"I had never seen snow falling," Derrer said, "and I pulled off and thought, ‘This is where I want to be.'"
Within a year, Derrer resigned from the Miami-Dade police force and moved to Gainesville to be closer to his family.
Soon, he got a job with the Hall County Marshal's Office, now known as the Enforcement Division, and set to work creating and enforcing fire, building and business license codes.
Beginning in September 1981, Derrer shared an office with two other marshals in the basement of the county's administration building. The office was about 8 feet by 8 feet, and housed one brown and gray desk and just two chairs.
"We called it the cheese closet," Derrer recalled, acknowledging that years ago the room was used to store cheese to be distributed to the needy.
Derrer worked in same building for 26 years - though in a bigger office - until last week.
Friday evening, Derrer turned off the lights in his third-floor office overlooking downtown Gainesville and shut the door. Thus ended his 26 years of public service in Hall County.
Derrer is among the first of about 60 Hall County employees who will retire during the next six months, as the old Hall County retirement plan presents the opportunity for numerous veteran employees to retire by June.
Employees sing his praises
Before being named Hall County public works director three years ago, Derrer was warden at the Hall County Correctional Institute for 11 years. In that time, he implemented the GED and anger management programs at the prison, and worked closely with current Warden Don Nix and Cpl. Clint Sloan.
The correctional institute also won state facility of the year under Derrer's direction.
"Working under him has been a great experience for me. I've never had a better supervisor. We worked as a team," said Nix, who had served as deputy warden to Derrer and also retired Friday.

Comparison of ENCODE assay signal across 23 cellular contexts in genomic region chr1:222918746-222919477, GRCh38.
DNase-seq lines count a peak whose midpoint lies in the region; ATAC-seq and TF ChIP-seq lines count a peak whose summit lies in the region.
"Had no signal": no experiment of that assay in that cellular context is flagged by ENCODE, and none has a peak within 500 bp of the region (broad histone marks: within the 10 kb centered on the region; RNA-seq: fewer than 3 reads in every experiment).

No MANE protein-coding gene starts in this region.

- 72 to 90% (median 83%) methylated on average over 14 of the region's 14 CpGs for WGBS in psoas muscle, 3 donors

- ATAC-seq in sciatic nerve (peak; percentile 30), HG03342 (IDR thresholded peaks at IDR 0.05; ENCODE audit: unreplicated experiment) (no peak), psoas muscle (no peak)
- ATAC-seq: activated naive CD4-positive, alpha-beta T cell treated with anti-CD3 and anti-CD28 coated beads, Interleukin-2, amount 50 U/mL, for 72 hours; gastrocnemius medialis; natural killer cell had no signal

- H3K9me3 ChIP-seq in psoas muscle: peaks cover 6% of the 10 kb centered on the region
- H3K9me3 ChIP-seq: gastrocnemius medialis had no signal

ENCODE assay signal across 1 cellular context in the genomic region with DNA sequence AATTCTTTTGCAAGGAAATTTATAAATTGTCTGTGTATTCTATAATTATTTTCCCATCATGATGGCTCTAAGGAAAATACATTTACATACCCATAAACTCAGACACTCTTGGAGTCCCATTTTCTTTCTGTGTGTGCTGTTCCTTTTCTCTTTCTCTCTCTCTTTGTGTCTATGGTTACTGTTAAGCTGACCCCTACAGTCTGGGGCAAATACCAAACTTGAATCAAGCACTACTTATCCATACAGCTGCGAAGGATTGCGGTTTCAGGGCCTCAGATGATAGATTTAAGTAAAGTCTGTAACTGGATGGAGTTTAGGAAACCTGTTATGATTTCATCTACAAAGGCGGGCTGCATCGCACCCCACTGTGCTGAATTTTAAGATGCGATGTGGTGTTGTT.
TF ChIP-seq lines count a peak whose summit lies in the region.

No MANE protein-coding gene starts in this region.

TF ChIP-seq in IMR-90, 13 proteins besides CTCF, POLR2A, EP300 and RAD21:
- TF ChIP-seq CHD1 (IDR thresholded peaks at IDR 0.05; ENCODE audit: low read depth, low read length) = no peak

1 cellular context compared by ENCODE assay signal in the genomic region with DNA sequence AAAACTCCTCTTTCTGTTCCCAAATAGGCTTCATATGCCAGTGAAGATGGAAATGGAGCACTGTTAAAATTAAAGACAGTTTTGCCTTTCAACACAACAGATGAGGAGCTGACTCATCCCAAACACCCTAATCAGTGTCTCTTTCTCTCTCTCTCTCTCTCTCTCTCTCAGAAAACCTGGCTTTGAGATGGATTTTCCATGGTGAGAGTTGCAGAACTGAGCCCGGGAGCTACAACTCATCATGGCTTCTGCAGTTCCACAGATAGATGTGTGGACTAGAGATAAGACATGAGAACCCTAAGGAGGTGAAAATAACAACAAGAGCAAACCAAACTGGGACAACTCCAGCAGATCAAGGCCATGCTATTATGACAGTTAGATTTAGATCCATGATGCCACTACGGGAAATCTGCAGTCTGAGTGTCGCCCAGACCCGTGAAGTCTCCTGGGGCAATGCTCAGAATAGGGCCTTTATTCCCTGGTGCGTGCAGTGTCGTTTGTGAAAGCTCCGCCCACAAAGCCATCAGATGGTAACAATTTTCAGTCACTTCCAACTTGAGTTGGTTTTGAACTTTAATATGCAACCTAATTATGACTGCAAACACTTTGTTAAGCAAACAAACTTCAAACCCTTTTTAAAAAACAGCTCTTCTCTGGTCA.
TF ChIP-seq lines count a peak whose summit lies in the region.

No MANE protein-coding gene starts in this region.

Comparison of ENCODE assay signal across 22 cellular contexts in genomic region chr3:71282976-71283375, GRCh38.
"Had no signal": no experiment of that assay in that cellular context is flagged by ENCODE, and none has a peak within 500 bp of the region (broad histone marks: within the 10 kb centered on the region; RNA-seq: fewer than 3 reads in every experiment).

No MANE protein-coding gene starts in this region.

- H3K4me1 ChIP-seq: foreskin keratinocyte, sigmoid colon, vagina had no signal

"If you don't have discipline, then you don't have a prison, and Doug taught me that."
Sloan worked with Derrer for 23 years, first as a fellow code enforcement officer in the "cheese closet," then at the correctional institute. Sloan remained under Derrer's supervision as Derrer was promoted to public safety director and then public works director.
"He's one of the finest men I've ever worked with and worked for," Sloan said. "He can be your boss, but he can be your best friend, too.
"Hall County has done itself well having a man of Doug's capability on its payroll. He's done a fantastic job in every department he's been in."
Job was a learning experience
As public works director, Derrer oversaw nearly all day-to-day county operations. His responsibilities ranged from road maintenance and the recycling and landfill divisions to traffic engineering and animal control.
In an average year, Derrer managed 237 state inmates, 500 public works vehicles, 1,100 miles of Hall County roads, 3,537 tons of recycled materials, more than 4,000 animals and 76,000 tons of trash.
Derrer said that he's learned a lot from his time in Hall County government in the varied and integral role of a public works director trying to manage the growth of a thriving county.